The Very Human Science Behind Demonic Possession
Though demonic possession has been explained by science and medicine, there's still a widespread popular belief in possessions and exorcisms. In fact, a 2003 Yougov poll of 1,000 Americans found that most believe in the existence of the devil - and just under half believe in the power of exorcism. Granted, they don't think that these happen very often, but they definitely still believe that it works. Maybe it's the power of films like The Exorcist and The Exorcism of Emily Rose, maybe it's just plain old fascination with the demonic, but a lot of people chose to believe in religion over science when it comes to the apparently supernatural.
But this misunderstanding about what causes people to appear possessed can do a lot of damage. Exorcisms are still performed with surprising regularity, often ignoring real mental and physical health issues. And even in this day and age, exorcisms gone wrong can still result in death. In so many instances, there are clearly underlying issues that cause the symptoms of possession, and the very real science is ignored in the face of religious or spiritual beliefs.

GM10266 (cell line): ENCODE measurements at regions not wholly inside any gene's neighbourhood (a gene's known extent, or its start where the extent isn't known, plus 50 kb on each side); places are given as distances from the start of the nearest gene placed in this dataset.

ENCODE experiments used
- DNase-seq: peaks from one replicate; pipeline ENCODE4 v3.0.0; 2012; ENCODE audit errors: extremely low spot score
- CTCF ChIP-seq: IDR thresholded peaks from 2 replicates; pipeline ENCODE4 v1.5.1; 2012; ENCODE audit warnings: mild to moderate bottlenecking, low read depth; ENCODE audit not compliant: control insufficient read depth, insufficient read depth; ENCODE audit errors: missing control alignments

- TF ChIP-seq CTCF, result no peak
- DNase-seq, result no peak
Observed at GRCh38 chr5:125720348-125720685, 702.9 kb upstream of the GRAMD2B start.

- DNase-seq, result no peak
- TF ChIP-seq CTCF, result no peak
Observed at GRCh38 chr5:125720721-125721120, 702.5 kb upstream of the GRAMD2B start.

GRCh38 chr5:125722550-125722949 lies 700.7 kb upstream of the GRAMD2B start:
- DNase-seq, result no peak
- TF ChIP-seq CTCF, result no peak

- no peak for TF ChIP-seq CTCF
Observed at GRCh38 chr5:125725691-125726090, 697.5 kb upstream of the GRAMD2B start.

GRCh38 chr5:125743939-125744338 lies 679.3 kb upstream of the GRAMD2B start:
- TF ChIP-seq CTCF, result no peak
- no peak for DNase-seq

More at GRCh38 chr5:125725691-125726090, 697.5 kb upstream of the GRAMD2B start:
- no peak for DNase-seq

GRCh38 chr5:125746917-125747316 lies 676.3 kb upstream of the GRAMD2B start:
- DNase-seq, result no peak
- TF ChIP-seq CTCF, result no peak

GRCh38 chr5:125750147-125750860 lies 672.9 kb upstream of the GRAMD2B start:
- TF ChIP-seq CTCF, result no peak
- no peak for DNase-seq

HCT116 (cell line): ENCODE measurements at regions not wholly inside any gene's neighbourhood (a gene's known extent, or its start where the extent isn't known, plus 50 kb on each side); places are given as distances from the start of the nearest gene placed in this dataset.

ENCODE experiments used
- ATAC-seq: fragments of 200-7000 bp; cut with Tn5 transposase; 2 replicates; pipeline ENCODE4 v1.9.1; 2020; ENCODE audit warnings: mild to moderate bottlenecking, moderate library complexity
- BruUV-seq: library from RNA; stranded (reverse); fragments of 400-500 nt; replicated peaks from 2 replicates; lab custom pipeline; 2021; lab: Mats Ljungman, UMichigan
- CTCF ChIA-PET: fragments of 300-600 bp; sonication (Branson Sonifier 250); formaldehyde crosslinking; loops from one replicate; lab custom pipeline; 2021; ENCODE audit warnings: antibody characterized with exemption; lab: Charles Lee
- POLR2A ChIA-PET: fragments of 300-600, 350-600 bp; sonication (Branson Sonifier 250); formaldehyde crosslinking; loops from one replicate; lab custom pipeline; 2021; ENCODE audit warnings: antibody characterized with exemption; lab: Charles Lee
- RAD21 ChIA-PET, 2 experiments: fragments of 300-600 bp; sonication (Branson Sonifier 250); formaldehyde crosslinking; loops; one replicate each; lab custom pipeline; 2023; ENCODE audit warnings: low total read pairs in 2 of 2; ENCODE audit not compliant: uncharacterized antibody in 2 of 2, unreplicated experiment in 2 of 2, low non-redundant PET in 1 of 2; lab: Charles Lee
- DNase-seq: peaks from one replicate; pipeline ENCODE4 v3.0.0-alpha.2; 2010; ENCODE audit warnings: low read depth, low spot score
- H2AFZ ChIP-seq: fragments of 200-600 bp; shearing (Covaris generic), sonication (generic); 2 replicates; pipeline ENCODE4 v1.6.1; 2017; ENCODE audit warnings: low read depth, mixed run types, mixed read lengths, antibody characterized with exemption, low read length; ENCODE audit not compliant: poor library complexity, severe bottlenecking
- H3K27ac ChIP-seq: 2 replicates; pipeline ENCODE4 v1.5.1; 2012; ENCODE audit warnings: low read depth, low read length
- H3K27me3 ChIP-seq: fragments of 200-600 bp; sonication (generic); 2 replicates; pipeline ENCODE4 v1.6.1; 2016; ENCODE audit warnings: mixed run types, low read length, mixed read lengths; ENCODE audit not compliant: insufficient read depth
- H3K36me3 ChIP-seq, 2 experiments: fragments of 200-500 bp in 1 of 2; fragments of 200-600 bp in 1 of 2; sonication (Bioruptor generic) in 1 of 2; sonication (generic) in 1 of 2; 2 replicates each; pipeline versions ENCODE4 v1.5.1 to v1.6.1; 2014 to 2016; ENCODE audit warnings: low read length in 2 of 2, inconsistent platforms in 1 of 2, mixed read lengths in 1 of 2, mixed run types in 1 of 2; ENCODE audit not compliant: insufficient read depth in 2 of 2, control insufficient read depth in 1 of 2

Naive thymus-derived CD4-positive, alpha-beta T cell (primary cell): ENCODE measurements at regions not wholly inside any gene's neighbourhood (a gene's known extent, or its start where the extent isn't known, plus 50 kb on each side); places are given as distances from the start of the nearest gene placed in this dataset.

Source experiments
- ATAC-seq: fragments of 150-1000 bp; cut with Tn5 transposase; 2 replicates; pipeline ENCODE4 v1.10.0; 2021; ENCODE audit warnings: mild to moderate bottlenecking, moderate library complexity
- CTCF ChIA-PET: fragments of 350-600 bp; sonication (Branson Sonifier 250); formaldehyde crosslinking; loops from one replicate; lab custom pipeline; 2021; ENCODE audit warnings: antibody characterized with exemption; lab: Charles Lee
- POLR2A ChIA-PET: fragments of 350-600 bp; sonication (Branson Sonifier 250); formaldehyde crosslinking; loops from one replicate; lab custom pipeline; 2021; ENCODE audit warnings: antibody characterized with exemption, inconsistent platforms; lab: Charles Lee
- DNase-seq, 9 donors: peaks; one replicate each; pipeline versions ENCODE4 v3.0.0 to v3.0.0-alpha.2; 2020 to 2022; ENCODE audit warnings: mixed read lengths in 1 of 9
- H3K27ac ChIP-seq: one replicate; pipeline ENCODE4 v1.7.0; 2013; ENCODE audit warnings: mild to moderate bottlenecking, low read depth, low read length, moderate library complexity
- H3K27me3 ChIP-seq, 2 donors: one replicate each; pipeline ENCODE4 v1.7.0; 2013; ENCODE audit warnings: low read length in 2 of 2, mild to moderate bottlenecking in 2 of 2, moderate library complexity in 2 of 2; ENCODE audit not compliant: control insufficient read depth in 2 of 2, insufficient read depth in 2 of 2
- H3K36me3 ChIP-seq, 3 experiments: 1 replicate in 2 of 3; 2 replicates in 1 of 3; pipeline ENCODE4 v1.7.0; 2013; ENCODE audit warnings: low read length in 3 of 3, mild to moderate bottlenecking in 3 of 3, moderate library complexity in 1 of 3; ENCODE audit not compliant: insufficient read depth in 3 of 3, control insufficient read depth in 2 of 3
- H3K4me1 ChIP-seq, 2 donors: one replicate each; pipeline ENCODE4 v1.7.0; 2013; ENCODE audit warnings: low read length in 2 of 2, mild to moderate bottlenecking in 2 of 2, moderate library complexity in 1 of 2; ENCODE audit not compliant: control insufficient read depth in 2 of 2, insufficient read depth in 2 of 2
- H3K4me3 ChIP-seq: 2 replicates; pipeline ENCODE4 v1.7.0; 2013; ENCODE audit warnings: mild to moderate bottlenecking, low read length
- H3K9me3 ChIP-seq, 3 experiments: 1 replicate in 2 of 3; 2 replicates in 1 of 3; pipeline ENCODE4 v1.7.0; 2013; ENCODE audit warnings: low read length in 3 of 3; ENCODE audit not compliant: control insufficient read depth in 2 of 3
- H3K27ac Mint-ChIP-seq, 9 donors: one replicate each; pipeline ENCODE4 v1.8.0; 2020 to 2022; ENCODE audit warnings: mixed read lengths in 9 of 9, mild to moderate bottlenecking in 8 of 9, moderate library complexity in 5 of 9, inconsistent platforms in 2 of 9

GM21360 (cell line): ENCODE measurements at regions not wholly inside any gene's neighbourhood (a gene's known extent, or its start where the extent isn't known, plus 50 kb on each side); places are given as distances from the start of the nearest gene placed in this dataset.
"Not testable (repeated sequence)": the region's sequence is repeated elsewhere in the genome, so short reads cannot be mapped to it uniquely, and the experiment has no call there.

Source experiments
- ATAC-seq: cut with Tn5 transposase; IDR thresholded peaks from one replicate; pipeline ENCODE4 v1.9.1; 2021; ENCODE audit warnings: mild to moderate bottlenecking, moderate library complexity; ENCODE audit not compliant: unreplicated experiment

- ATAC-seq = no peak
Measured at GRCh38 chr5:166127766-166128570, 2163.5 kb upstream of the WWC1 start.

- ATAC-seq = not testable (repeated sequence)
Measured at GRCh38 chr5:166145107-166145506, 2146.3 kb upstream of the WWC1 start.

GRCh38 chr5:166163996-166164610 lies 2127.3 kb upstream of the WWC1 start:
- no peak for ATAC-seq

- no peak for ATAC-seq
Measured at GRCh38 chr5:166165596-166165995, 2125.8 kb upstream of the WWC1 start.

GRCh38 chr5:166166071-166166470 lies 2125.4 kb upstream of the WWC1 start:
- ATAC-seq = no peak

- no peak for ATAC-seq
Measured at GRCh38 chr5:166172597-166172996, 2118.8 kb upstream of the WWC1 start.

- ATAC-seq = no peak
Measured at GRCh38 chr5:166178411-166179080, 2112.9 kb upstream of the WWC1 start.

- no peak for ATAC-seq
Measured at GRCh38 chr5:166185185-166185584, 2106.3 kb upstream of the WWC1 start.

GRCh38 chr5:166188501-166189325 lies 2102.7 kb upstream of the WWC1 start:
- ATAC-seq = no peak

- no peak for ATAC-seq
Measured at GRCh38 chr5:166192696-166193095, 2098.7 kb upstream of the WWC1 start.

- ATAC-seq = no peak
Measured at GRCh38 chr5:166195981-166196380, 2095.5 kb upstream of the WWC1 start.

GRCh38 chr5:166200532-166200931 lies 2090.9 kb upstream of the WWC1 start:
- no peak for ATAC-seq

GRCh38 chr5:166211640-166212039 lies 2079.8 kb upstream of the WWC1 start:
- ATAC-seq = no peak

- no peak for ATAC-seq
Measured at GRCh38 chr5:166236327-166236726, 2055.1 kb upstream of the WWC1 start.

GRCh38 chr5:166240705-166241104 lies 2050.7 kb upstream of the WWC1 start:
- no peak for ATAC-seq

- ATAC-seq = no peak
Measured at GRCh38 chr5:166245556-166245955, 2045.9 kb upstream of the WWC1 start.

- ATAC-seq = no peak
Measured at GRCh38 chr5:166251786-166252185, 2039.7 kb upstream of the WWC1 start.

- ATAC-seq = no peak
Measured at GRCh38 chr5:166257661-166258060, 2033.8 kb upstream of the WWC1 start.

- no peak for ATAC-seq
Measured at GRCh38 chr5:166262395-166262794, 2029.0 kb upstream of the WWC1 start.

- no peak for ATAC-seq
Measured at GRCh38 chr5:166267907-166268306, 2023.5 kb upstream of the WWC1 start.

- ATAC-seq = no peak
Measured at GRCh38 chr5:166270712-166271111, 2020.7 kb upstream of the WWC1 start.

Read on for some real explanations for demonic possession, from epilepsy to accidental trips.
Ergot PoisoningPhoto: Unknown / Wikimedia Commons / Public Domain
The Salem witch trials began in 1692 and resulted in over 150 accusations of witchcraft. Many of the young women accused displayed intense contortions, outbursts, hallucinations, and spasms. The frenzied accusations and confessions - as well as the subsequent execution of the accused "witches" - are now a source of embarrassment and have often been described as mass hysteria or religious fervor.
But there may be another explanation. Linnda Caporael, a behavioral psychologist studying the trials in the 1970s, saw many of the symptoms of ergotism, or ergot poisoning. Ergot (from which LSD is derived) is a fungus which can affect rye grain - the major grain in Salem at the time. The symptoms of ergotism? Vomiting, delusions, hallucinations, and muscle spasms, just to name a few.
EpilepsyPhoto: Ekpah / Wikimedia Commons / CC BY-SA 3.0